SILVERDALE, Wash. – The Navy and its partners have set aside 3,310 acres for conservation use in the Chimacum Valley of Western Washington State in the past year. The partners including Trust for Public Land (TPL), Jefferson Land Trust (JLT) and the Navy have set aside the acreage for conservation, environmental and public recreation use.
The Navy used the Defense Department’s Readiness and Environmental Protection Integration (REPI) program to help conserve the acreage. “We have figured out how to make this work in the Pacific Northwest,” said Richard Corff, TPL project manager. “The Navy works with the local community to make this program the national success it has become.”
Lands conserved run along the east side of the Puget Sound from the Hood Canal Bridge north and west to Naval Magazine Indian Island, including the following locations:
- Mats Mats One: 817 acres
- Mats Mats Two: 1,485 acres
- Yarr Farm: 154 acres
- Chimacum Ridge: 854 acres
The Navy paid a land easement fee of $4.92 million.
Lynn Wall, Naval Base Kitsap, Community Planning Liaison Officer, said the Navy’s primary focus is to protect its installations and operating areas from activities that could inhibit the mission.
“We work with our partners to identify areas with common interest and protect working forest, agricultural lands and high-value habitat,” said Wall, whose areas of operation include both Kitsap and Jefferson counties. “In the Chimacum Valley, our partnership supports agricultural lands and helps further and develop agribusiness, while protecting the watershed and the Navy mission.”
Corff said the Hood Canal REPI program sets the national standard because of the teamwork and collaboration of the involved agencies. “This is probably the most successful REPI program in the nation. This is a model program throughout the (Department of Defense),” Corff said.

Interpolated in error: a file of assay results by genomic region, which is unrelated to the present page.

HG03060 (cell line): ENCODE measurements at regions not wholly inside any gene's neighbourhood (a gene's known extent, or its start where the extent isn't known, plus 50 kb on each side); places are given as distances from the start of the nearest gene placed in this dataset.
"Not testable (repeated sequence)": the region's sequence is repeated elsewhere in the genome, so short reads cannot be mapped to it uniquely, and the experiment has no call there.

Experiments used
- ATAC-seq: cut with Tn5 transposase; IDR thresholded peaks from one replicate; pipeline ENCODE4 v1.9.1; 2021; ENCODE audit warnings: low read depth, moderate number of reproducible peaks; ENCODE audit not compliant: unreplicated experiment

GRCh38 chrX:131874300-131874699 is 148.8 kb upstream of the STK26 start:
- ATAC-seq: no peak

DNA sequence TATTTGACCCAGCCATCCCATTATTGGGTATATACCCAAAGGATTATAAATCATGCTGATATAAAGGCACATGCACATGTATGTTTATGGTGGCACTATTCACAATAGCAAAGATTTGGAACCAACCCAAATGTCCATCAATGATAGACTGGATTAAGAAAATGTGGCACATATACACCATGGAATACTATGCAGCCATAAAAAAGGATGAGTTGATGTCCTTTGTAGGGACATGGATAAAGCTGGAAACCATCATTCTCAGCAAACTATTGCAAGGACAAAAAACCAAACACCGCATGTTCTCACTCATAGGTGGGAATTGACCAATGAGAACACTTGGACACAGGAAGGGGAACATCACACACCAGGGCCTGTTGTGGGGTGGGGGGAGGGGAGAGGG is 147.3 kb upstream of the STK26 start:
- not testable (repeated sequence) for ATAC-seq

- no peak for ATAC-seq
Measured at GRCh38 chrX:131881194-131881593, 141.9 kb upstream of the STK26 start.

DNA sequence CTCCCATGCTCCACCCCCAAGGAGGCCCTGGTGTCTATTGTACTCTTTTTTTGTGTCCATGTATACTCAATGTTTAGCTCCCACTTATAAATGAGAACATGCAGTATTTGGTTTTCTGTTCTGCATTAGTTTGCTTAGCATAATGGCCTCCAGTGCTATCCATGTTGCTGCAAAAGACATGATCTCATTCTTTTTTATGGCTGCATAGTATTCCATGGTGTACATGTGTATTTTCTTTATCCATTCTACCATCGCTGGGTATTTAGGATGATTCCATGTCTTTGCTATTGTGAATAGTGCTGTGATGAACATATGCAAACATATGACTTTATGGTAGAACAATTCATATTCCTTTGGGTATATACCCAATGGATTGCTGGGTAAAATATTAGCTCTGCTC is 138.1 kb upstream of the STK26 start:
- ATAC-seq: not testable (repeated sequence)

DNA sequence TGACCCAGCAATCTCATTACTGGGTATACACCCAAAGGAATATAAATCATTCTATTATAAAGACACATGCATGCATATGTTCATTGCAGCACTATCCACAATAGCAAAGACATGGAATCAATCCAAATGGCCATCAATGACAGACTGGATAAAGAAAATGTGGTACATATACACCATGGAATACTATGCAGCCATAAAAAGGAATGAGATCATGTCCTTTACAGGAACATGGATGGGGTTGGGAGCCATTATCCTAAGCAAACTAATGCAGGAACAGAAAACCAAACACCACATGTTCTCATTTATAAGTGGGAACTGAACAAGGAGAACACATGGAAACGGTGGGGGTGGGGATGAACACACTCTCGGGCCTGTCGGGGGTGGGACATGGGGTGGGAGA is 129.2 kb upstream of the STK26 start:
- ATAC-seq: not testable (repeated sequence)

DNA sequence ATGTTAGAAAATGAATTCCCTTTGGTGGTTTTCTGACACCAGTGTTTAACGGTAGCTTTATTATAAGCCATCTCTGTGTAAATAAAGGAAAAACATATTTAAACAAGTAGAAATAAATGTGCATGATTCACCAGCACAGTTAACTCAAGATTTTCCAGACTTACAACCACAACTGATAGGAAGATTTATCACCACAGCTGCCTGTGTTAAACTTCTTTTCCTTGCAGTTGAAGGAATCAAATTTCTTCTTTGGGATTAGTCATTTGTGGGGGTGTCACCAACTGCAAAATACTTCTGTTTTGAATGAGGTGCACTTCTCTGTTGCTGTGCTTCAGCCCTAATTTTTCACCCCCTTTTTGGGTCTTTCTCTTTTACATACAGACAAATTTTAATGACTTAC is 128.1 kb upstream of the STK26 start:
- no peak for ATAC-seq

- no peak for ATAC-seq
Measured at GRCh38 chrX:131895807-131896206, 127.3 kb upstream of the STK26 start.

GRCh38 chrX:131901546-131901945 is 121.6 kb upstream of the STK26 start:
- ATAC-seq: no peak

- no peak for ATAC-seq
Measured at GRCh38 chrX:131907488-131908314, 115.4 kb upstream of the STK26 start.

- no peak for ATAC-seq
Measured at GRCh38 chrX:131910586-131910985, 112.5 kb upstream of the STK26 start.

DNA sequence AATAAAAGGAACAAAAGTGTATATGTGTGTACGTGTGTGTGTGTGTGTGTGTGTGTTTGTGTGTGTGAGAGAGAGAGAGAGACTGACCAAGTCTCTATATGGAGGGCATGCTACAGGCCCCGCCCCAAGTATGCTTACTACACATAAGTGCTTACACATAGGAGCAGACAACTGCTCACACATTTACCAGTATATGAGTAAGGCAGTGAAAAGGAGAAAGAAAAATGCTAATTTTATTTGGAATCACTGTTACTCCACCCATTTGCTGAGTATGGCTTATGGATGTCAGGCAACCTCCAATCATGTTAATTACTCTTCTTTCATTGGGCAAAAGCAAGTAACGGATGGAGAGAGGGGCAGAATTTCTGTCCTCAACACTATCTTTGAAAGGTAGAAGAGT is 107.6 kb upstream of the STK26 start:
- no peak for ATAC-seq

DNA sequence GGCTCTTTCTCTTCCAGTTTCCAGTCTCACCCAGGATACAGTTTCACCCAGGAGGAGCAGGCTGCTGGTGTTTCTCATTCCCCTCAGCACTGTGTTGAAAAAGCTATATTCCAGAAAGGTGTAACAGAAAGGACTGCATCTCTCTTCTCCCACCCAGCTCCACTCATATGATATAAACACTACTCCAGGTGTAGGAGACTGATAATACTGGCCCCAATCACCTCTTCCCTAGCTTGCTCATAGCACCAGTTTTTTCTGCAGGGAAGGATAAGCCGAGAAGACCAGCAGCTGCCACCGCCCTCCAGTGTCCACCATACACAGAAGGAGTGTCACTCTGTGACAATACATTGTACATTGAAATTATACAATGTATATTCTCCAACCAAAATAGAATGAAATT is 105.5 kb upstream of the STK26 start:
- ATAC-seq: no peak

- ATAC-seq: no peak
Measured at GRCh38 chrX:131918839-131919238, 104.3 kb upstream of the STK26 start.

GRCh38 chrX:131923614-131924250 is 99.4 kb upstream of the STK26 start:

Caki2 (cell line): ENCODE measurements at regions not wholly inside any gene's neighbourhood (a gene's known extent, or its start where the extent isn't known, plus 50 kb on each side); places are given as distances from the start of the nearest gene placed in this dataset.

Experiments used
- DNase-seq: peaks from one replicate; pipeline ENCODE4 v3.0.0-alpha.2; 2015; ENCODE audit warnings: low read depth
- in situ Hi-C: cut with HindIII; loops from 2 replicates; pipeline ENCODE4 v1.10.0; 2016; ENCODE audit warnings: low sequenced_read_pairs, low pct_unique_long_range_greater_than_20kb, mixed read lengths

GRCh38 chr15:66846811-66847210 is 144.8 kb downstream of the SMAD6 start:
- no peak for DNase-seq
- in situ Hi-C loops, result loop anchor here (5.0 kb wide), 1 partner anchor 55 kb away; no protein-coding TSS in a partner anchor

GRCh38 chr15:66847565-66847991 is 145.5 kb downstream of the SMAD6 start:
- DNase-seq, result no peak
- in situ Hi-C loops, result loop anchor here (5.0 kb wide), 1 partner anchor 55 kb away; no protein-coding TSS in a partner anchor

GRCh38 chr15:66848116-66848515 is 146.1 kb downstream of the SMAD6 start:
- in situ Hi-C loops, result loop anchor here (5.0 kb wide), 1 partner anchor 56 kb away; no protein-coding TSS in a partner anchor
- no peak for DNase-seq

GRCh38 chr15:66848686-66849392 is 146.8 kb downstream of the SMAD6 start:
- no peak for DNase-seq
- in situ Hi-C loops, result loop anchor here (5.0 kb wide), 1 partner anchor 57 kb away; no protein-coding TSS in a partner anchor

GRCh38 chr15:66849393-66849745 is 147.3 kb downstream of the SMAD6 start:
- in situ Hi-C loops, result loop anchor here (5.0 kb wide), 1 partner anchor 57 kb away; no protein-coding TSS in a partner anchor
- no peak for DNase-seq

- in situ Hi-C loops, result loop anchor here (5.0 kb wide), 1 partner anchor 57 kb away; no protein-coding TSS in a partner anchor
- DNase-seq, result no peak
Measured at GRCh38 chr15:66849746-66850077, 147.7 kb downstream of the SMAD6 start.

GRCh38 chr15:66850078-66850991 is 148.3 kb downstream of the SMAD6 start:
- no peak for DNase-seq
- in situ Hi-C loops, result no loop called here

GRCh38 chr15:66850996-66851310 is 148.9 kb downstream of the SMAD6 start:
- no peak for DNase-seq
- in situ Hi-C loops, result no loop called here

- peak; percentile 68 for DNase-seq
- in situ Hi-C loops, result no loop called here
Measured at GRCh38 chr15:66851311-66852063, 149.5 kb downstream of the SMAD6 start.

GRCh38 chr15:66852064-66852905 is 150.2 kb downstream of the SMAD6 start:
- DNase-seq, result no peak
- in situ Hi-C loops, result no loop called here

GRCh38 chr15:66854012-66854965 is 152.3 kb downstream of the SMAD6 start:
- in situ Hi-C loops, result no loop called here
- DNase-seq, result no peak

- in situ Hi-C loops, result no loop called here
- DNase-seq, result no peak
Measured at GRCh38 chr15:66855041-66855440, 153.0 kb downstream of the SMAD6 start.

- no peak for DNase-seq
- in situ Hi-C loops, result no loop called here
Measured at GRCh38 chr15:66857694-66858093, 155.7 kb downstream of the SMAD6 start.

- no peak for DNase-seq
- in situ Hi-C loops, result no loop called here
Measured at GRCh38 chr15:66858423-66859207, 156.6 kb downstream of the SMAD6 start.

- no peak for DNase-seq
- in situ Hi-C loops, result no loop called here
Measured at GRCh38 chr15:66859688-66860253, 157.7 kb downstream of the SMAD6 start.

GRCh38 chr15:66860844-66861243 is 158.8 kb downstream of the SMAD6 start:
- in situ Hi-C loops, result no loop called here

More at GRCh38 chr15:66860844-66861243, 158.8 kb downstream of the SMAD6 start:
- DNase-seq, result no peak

Conservation provides advantages for the surrounding communities by protecting open space, habitat, and recreation areas that might otherwise be lost to development, explained Sara Spaeth, Jefferson Land Trust.
“It was critical for us to have the opportunity to restore Chimacum,” said Spaeth, JLT’s Director of Conservation and Strategic Partnerships. “Jefferson Land Trust was always very interested in keeping Yarr Farm a working farm. We worked with the Trust for Public Land to make this happen.”
The previous owners of Yarr Farm, Merrill & Ring, had planned to develop the property into mini ranches, or “ranchettes.” Working with Jefferson Land Trust and Jefferson Land Works Collaborative, a farming family was found willing to work the Yarr Farm with a conservation easement which ensures the property remains whole and undivided. The new owners want to build an organic farm and restore Chimacum Creek which runs through the property. It is hoped the restored creek will increase the salmon’s annual run.